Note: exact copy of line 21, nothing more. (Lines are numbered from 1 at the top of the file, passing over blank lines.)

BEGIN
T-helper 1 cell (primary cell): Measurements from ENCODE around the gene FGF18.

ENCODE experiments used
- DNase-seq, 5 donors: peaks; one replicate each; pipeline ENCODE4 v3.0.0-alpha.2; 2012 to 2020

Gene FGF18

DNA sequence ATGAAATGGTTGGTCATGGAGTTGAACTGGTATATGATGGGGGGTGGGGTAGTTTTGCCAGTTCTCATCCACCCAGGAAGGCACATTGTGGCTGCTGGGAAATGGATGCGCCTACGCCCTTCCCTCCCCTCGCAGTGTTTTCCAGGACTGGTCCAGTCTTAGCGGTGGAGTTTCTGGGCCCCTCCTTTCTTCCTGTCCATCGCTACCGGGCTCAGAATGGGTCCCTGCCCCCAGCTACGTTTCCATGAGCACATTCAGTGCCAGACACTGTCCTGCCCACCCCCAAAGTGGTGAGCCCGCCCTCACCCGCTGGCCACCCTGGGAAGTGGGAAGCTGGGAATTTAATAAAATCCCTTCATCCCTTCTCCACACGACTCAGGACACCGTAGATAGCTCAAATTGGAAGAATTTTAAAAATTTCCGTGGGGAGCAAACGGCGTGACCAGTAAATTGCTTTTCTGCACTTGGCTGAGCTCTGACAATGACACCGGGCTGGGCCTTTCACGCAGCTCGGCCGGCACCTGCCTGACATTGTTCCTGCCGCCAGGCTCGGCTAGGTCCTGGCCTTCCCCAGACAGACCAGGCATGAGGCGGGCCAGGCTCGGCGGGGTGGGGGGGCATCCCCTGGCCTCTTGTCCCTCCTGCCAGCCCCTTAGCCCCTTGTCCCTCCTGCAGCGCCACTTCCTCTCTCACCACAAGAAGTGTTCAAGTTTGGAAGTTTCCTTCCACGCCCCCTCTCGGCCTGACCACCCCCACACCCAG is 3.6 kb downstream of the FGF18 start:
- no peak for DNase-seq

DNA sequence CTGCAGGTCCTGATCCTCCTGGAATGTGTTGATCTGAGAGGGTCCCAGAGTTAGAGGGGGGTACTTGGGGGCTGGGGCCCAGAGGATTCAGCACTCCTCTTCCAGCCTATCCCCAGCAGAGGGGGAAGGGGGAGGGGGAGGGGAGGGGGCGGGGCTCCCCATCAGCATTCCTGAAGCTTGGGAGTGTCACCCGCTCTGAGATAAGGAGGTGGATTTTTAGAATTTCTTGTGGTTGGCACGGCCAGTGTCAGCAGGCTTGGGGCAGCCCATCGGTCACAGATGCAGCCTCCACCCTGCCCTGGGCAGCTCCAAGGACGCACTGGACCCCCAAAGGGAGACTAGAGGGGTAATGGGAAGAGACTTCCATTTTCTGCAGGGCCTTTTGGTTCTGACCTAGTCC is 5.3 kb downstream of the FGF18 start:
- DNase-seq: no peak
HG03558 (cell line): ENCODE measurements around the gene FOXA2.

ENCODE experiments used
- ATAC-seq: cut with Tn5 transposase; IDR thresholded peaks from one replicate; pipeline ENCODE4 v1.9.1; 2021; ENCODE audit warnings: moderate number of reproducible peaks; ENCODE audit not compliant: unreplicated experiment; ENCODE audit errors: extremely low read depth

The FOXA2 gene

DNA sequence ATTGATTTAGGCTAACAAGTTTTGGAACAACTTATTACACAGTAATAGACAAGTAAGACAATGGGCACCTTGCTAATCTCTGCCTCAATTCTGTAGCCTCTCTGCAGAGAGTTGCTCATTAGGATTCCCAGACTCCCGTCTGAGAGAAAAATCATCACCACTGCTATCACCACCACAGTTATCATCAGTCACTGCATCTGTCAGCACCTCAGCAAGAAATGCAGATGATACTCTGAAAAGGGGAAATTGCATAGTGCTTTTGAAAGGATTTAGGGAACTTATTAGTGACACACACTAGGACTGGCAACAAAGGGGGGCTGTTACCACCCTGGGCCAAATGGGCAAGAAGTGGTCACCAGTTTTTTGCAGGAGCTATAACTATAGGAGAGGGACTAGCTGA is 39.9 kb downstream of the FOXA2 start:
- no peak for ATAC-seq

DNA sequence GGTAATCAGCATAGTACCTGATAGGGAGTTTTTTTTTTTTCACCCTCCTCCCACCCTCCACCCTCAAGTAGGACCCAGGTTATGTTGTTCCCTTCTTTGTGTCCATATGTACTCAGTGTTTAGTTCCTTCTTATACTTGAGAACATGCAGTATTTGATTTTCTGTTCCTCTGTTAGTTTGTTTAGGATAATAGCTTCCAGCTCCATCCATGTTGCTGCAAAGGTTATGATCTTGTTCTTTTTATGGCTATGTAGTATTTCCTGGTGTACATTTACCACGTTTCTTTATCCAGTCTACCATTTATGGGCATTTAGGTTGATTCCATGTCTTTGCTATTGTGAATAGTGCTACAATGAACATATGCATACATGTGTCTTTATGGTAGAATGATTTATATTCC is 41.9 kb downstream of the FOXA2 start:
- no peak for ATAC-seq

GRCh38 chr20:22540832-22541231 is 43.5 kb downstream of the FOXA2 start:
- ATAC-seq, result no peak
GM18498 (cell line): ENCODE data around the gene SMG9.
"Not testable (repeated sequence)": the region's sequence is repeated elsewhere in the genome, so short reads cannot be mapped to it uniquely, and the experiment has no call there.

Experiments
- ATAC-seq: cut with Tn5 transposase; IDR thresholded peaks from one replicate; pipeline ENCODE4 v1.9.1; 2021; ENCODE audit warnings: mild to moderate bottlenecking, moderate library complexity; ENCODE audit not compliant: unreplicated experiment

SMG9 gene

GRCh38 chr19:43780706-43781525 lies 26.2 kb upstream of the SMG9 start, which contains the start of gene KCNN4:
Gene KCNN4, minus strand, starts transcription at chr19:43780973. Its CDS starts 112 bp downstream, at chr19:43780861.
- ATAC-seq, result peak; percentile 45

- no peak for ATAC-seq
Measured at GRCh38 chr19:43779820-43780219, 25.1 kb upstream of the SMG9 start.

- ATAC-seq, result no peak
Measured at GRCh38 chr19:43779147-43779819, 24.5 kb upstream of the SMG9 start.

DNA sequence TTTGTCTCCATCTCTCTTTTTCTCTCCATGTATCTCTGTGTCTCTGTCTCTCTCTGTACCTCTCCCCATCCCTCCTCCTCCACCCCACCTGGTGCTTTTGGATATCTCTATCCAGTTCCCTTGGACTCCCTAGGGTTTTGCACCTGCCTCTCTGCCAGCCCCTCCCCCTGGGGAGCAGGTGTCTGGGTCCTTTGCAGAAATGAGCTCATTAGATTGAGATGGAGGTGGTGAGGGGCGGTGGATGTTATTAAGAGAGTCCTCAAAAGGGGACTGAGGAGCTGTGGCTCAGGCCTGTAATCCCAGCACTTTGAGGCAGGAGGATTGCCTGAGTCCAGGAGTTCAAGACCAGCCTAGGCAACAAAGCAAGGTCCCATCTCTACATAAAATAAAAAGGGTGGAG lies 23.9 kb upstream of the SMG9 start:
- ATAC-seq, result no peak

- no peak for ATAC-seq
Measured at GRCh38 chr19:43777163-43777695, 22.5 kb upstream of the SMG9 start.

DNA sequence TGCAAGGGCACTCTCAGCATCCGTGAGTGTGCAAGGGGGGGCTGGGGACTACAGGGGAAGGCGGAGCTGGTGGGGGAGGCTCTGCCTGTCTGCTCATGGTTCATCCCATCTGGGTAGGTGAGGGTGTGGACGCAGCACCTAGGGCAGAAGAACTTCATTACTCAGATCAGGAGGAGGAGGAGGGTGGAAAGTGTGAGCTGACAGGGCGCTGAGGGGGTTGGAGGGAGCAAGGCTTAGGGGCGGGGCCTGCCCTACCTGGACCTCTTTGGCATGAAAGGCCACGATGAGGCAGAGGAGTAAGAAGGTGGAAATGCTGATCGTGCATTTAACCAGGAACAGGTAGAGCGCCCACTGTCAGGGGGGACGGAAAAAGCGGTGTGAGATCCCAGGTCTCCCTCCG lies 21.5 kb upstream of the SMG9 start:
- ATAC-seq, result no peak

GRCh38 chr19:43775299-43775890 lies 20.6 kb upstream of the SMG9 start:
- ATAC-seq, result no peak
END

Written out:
Experiments